Across the Fence

with Ann Brooke

Gardens for people with Alzheimers

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Plants have healing properties

Some brilliant horticultural therapist once put a bus shelter in a garden designed for an urban residential facility for patients with Alzheimers. The idea was that it was a familiar sight for the residents, and therefore comforting, and that if they wandered outside it would encourage them to stay put until one of the staff came to find them.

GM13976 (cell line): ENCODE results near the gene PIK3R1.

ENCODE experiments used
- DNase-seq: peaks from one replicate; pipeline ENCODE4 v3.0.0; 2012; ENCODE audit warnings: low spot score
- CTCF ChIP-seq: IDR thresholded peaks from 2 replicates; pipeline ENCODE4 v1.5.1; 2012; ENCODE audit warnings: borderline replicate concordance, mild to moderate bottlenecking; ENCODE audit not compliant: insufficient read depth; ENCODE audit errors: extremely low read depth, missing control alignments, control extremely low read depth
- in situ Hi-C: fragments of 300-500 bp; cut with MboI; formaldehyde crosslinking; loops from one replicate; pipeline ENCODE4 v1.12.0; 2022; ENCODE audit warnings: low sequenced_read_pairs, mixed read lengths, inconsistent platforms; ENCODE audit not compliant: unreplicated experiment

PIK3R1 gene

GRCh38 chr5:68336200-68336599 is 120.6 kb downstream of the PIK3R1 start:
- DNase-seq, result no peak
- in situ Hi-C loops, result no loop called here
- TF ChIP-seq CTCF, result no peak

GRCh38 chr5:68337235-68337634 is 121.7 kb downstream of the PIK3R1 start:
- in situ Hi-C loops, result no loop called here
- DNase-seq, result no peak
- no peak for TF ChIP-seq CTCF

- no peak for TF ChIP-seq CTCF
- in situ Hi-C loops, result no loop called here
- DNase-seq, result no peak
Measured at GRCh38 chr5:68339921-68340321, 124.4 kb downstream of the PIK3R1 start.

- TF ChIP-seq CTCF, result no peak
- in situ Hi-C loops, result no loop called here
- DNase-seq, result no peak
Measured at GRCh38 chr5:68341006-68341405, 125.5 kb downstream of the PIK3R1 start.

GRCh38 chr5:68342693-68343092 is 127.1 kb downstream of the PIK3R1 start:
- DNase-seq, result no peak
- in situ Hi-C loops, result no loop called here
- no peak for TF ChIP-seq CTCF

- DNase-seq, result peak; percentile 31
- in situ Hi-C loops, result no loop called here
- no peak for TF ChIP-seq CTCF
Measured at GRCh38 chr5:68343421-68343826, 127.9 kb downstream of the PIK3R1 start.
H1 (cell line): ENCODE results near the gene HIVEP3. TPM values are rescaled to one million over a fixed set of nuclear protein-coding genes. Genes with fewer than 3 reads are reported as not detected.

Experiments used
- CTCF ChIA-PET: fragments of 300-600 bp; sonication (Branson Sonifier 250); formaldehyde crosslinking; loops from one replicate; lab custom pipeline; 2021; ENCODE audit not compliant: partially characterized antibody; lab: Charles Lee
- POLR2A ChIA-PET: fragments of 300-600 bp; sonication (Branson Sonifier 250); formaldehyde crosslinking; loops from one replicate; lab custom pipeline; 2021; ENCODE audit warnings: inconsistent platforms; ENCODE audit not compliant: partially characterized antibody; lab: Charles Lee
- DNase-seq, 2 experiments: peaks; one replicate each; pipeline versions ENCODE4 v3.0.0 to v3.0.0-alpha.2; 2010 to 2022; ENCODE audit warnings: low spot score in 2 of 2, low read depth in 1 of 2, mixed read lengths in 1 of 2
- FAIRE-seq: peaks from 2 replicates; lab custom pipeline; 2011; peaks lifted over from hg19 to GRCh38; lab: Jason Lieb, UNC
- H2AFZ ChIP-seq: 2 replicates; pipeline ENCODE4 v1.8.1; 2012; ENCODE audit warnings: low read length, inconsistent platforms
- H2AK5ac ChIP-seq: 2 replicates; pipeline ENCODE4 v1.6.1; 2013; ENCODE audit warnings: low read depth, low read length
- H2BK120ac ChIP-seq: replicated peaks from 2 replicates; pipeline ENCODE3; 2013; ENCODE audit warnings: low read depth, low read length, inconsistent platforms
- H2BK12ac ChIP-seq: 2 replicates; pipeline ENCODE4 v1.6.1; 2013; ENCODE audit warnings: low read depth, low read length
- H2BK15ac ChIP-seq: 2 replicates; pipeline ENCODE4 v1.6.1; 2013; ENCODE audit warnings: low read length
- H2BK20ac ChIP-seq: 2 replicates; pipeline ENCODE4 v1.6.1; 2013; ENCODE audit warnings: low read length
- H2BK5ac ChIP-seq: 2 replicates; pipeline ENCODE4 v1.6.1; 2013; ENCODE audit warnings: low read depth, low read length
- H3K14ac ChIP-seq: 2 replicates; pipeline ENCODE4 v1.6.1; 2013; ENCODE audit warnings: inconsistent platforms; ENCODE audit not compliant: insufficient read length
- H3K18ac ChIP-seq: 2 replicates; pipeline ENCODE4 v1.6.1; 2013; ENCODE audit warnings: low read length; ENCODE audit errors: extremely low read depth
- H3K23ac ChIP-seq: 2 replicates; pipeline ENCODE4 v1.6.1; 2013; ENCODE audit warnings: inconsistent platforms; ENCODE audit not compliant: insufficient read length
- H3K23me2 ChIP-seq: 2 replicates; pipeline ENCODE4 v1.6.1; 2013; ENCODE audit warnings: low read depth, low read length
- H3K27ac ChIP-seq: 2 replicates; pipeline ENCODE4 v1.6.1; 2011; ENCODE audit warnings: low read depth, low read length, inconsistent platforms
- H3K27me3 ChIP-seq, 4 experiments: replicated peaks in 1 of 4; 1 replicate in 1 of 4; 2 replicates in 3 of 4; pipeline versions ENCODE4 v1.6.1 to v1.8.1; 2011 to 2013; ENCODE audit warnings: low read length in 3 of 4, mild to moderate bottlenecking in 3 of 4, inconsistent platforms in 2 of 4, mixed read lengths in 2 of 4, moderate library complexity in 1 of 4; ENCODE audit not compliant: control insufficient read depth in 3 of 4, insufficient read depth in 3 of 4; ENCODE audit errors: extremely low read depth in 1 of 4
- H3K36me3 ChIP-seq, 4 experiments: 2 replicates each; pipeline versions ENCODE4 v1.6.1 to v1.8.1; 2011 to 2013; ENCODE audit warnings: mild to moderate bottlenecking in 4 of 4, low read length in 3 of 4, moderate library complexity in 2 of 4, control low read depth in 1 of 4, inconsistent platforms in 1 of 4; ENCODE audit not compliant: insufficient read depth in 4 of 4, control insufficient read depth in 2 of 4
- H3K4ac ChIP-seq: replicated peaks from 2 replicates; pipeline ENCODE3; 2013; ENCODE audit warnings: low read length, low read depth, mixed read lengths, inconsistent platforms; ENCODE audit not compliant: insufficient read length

Since then, bus shelters, mailboxes, and other artifacts of city life have become standard furnishing for such gardens. Simple circular paths (can’t get lost), without too many twists and turns (too confusing) ;  nothing sharp-edged or harsh; nothing toxic (patients often put things in their mouths); familiar plants; no threatening shadows or dark areas – these are some of the considerations in such a garden.

Research identifies behavioral modification, medication, and a therapeutic environment as the three necessary factors in treating Alzheimers. Interior design and landscape design, carefully planned and executed, can greatly reduce the anxiety and confusion associated with Alzheimers.

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